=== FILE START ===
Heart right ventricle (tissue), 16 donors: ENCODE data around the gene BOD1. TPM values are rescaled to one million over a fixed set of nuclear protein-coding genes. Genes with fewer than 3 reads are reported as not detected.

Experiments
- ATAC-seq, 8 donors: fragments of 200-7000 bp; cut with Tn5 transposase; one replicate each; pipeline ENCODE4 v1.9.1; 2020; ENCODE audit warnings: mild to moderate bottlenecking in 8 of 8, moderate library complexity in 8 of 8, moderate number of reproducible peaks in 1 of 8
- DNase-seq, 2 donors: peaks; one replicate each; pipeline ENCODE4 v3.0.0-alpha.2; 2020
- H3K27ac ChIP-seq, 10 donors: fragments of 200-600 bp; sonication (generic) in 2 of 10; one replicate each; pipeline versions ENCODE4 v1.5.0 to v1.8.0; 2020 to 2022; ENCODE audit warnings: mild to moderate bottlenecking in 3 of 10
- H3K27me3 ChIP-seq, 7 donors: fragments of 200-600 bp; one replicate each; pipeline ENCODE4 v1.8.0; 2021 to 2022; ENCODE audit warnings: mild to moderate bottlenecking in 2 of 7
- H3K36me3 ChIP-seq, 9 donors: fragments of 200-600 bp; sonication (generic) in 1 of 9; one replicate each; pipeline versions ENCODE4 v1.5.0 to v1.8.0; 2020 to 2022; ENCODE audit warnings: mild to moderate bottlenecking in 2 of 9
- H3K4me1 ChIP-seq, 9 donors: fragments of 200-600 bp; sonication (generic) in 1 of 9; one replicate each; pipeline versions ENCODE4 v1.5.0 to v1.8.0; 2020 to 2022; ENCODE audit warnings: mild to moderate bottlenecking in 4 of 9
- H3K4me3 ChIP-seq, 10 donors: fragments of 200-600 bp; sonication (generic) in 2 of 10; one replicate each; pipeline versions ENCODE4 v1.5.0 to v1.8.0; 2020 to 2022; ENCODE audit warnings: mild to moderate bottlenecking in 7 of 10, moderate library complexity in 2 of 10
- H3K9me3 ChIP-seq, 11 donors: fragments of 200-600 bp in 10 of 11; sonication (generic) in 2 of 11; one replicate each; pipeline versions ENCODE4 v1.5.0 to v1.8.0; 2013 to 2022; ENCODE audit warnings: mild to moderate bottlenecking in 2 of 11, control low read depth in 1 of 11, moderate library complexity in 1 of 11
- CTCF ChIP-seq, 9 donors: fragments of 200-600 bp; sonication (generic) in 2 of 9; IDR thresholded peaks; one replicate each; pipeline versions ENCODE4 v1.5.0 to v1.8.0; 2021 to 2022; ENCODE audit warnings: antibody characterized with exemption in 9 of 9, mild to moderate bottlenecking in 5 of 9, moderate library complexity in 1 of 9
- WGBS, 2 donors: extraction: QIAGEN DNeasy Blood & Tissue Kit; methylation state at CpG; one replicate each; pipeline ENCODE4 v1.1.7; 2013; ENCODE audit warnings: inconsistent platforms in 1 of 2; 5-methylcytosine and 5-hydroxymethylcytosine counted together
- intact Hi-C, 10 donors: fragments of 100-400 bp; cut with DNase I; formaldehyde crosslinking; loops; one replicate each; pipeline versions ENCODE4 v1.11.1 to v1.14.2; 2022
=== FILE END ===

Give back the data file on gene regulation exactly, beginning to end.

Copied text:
Heart right ventricle (tissue), 16 donors: ENCODE data around the gene BOD1. TPM values are rescaled to one million over a fixed set of nuclear protein-coding genes. Genes with fewer than 3 reads are reported as not detected.

Experiments
- ATAC-seq, 8 donors: fragments of 200-7000 bp; cut with Tn5 transposase; one replicate each; pipeline ENCODE4 v1.9.1; 2020; ENCODE audit warnings: mild to moderate bottlenecking in 8 of 8, moderate library complexity in 8 of 8, moderate number of reproducible peaks in 1 of 8
- DNase-seq, 2 donors: peaks; one replicate each; pipeline ENCODE4 v3.0.0-alpha.2; 2020
- H3K27ac ChIP-seq, 10 donors: fragments of 200-600 bp; sonication (generic) in 2 of 10; one replicate each; pipeline versions ENCODE4 v1.5.0 to v1.8.0; 2020 to 2022; ENCODE audit warnings: mild to moderate bottlenecking in 3 of 10
- H3K27me3 ChIP-seq, 7 donors: fragments of 200-600 bp; one replicate each; pipeline ENCODE4 v1.8.0; 2021 to 2022; ENCODE audit warnings: mild to moderate bottlenecking in 2 of 7
- H3K36me3 ChIP-seq, 9 donors: fragments of 200-600 bp; sonication (generic) in 1 of 9; one replicate each; pipeline versions ENCODE4 v1.5.0 to v1.8.0; 2020 to 2022; ENCODE audit warnings: mild to moderate bottlenecking in 2 of 9
- H3K4me1 ChIP-seq, 9 donors: fragments of 200-600 bp; sonication (generic) in 1 of 9; one replicate each; pipeline versions ENCODE4 v1.5.0 to v1.8.0; 2020 to 2022; ENCODE audit warnings: mild to moderate bottlenecking in 4 of 9
- H3K4me3 ChIP-seq, 10 donors: fragments of 200-600 bp; sonication (generic) in 2 of 10; one replicate each; pipeline versions ENCODE4 v1.5.0 to v1.8.0; 2020 to 2022; ENCODE audit warnings: mild to moderate bottlenecking in 7 of 10, moderate library complexity in 2 of 10
- H3K9me3 ChIP-seq, 11 donors: fragments of 200-600 bp in 10 of 11; sonication (generic) in 2 of 11; one replicate each; pipeline versions ENCODE4 v1.5.0 to v1.8.0; 2013 to 2022; ENCODE audit warnings: mild to moderate bottlenecking in 2 of 11, control low read depth in 1 of 11, moderate library complexity in 1 of 11
- CTCF ChIP-seq, 9 donors: fragments of 200-600 bp; sonication (generic) in 2 of 9; IDR thresholded peaks; one replicate each; pipeline versions ENCODE4 v1.5.0 to v1.8.0; 2021 to 2022; ENCODE audit warnings: antibody characterized with exemption in 9 of 9, mild to moderate bottlenecking in 5 of 9, moderate library complexity in 1 of 9
- WGBS, 2 donors: extraction: QIAGEN DNeasy Blood & Tissue Kit; methylation state at CpG; one replicate each; pipeline ENCODE4 v1.1.7; 2013; ENCODE audit warnings: inconsistent platforms in 1 of 2; 5-methylcytosine and 5-hydroxymethylcytosine counted together
- intact Hi-C, 10 donors: fragments of 100-400 bp; cut with DNase I; formaldehyde crosslinking; loops; one replicate each; pipeline versions ENCODE4 v1.11.1 to v1.14.2; 2022